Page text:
In order for students to develop proficiency in solving ill-structured problems, they need to arrive to us being able to read expository text carefully and critically, search for information efficiently and know what information is reliable and relevant, develop logic models for understanding cause and effect and then be able to communicate their solution so that others can understand.
More than ever it is time what we re-examine our education framework to ensure that we are preparing our students for a global and technical economy so that we remain competitive.
Tuesday, August 16, 2016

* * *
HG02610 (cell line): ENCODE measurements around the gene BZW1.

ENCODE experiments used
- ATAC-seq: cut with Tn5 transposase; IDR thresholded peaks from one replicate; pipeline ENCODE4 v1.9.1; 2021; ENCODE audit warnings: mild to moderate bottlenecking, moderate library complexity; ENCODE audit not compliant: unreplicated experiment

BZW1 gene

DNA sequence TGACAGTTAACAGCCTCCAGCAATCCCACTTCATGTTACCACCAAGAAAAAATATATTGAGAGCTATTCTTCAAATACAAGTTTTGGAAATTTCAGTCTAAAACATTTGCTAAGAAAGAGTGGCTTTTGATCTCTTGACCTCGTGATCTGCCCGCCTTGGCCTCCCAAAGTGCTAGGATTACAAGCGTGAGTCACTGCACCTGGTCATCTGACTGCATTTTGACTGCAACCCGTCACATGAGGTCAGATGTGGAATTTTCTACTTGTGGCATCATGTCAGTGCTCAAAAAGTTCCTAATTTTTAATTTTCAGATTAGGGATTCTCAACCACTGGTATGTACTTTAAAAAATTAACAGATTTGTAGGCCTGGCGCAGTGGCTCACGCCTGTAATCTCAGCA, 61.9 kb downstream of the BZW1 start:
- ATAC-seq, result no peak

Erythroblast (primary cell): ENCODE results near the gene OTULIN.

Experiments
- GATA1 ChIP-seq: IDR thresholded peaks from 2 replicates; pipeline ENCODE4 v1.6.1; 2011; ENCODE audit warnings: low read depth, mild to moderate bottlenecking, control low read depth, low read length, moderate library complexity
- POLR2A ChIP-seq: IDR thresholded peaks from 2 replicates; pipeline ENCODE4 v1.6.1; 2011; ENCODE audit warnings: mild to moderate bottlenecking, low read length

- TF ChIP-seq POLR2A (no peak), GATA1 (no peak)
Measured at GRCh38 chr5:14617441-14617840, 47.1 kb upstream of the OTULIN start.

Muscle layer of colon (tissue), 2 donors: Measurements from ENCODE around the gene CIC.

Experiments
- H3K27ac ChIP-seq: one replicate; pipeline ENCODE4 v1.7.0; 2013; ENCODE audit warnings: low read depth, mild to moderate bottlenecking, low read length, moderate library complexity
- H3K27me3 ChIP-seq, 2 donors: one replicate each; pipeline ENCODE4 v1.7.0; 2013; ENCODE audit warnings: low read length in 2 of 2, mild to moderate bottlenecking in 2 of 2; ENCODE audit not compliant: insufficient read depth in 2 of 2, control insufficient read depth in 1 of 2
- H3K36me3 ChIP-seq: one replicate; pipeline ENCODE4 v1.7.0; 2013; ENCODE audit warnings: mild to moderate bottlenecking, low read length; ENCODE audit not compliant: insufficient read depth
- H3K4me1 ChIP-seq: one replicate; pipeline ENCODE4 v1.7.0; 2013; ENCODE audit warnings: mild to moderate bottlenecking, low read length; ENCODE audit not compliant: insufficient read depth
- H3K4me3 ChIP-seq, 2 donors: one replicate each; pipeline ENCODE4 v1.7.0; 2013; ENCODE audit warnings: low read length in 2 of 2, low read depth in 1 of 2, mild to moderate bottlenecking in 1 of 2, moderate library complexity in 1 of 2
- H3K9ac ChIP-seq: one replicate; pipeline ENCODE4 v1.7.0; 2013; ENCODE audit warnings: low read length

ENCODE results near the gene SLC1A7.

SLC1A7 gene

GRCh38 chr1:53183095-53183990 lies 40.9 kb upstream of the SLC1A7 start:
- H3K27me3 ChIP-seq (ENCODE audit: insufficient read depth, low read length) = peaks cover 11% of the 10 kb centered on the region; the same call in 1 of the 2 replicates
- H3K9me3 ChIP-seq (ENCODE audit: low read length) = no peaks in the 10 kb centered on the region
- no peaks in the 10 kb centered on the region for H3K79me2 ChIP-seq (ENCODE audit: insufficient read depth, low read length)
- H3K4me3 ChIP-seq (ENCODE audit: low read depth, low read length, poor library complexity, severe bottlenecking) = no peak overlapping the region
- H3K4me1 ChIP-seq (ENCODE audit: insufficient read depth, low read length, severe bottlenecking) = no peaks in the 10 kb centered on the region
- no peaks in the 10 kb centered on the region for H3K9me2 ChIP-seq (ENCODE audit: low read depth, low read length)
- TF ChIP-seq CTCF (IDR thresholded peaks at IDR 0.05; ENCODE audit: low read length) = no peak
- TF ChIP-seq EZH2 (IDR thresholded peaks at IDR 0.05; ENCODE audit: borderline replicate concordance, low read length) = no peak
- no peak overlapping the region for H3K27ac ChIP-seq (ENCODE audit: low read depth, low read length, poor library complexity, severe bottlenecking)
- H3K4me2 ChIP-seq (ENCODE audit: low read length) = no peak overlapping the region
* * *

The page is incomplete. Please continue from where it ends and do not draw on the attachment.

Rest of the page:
The overall revenue at DACC comes from primarily three sources. Sixty percent of our revenue comes from the state of New Mexico, 26.4% comes from tuition and fees, 13.2 percent comes from the local mill levy. The remaining less than one percent comes from grants and gifts to the College. Consequently, the two most important goals for the College are to focus on enrollment (directly related to tuition and fees) and completion (directly related to state funding that is based on course completion and degrees and certificates awarded). As of my communication today, the number of new freshman beginning at DACC for the first time this fall is ahead of last fall’s census day numbers. The number of undergraduate transfer students beginning at DACC this fall is ahead of last fall’s census day numbers. The Student Services team has done an amazing job at recruitment – they are to be applauded. Our main challenge is retention. Presently we are just under 300 students less than census day numbers last fall. These are students who were with us last fall who are not registered this fall. Also, we have a number of our students who are taking courses both with us and with other campuses in the system. That means tuition revenue from the courses begin taken at other campus is not coming to DACC. We need to understand how we can better provide a schedule that helps these students stay at DACC. Last, the number of students from campuses within the system taking courses with us has declined – this may be directly related to changes in mathematics on the Las Cruces University campus. After census day we will examine this data to see what might have occurred and whether or not we can respond to what we learn.